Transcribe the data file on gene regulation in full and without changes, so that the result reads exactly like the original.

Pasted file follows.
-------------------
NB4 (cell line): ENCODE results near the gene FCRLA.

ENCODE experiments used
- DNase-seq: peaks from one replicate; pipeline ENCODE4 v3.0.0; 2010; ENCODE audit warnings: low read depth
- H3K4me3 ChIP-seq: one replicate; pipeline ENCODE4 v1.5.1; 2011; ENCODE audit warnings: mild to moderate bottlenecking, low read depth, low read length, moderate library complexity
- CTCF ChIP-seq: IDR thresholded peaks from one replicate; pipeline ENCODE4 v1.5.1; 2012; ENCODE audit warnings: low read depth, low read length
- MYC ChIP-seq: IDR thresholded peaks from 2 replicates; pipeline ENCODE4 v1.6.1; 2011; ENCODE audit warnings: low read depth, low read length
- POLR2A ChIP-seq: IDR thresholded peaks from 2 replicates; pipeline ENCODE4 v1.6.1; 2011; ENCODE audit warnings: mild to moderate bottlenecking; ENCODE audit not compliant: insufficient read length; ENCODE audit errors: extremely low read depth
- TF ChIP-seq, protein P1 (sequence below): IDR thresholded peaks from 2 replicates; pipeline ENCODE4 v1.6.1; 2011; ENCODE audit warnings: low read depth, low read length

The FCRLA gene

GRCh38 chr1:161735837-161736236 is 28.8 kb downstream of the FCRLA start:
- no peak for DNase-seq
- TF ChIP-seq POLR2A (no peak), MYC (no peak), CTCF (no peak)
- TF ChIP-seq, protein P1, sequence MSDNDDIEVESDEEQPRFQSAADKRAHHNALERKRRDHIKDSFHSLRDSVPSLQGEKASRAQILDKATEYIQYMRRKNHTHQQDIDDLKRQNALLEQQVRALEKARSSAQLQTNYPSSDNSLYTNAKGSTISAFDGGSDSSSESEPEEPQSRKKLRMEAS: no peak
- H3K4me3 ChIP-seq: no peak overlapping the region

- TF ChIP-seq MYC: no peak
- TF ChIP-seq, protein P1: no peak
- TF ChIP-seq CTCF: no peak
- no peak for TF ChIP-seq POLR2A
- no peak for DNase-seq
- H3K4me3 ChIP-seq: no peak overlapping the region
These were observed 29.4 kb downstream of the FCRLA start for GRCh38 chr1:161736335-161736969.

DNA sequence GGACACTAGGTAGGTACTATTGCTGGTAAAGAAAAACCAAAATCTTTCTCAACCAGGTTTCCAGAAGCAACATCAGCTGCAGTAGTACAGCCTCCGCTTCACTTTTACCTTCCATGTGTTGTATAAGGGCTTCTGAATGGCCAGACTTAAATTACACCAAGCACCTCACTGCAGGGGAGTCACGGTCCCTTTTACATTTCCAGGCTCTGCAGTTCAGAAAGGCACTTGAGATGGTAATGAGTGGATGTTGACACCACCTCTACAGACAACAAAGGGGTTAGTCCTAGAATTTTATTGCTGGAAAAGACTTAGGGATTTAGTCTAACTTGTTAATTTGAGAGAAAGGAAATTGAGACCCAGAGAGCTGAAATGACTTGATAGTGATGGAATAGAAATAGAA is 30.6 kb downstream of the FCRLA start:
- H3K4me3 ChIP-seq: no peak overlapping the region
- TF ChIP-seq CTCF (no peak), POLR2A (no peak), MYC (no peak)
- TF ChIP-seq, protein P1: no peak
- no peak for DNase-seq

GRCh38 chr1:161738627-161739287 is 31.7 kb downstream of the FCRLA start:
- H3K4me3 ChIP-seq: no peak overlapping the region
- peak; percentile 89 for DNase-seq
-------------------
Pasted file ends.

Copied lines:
NB4 (cell line): ENCODE results near the gene FCRLA.

ENCODE experiments used
- DNase-seq: peaks from one replicate; pipeline ENCODE4 v3.0.0; 2010; ENCODE audit warnings: low read depth
- H3K4me3 ChIP-seq: one replicate; pipeline ENCODE4 v1.5.1; 2011; ENCODE audit warnings: mild to moderate bottlenecking, low read depth, low read length, moderate library complexity
- CTCF ChIP-seq: IDR thresholded peaks from one replicate; pipeline ENCODE4 v1.5.1; 2012; ENCODE audit warnings: low read depth, low read length
- MYC ChIP-seq: IDR thresholded peaks from 2 replicates; pipeline ENCODE4 v1.6.1; 2011; ENCODE audit warnings: low read depth, low read length
- POLR2A ChIP-seq: IDR thresholded peaks from 2 replicates; pipeline ENCODE4 v1.6.1; 2011; ENCODE audit warnings: mild to moderate bottlenecking; ENCODE audit not compliant: insufficient read length; ENCODE audit errors: extremely low read depth
- TF ChIP-seq, protein P1 (sequence below): IDR thresholded peaks from 2 replicates; pipeline ENCODE4 v1.6.1; 2011; ENCODE audit warnings: low read depth, low read length

The FCRLA gene

GRCh38 chr1:161735837-161736236 is 28.8 kb downstream of the FCRLA start:
- no peak for DNase-seq
- TF ChIP-seq POLR2A (no peak), MYC (no peak), CTCF (no peak)
- TF ChIP-seq, protein P1, sequence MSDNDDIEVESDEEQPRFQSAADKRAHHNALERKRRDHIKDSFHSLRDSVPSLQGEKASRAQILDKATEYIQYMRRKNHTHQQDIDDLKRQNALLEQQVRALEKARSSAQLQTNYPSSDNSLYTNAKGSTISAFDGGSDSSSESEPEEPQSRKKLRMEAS: no peak
- H3K4me3 ChIP-seq: no peak overlapping the region

- TF ChIP-seq MYC: no peak
- TF ChIP-seq, protein P1: no peak
- TF ChIP-seq CTCF: no peak
- no peak for TF ChIP-seq POLR2A
- no peak for DNase-seq
- H3K4me3 ChIP-seq: no peak overlapping the region
These were observed 29.4 kb downstream of the FCRLA start for GRCh38 chr1:161736335-161736969.

DNA sequence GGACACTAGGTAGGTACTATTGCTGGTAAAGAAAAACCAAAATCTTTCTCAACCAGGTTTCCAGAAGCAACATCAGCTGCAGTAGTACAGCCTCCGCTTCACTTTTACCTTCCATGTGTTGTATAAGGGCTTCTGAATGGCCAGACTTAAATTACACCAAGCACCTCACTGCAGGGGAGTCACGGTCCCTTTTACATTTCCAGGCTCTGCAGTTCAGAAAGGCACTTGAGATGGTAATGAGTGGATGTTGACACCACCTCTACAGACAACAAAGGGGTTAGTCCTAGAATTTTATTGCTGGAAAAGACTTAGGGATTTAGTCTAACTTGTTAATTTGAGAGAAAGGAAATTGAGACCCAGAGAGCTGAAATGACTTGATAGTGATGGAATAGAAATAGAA is 30.6 kb downstream of the FCRLA start:
- H3K4me3 ChIP-seq: no peak overlapping the region
- TF ChIP-seq CTCF (no peak), POLR2A (no peak), MYC (no peak)
- TF ChIP-seq, protein P1: no peak
- no peak for DNase-seq

GRCh38 chr1:161738627-161739287 is 31.7 kb downstream of the FCRLA start:
- H3K4me3 ChIP-seq: no peak overlapping the region
- peak; percentile 89 for DNase-seq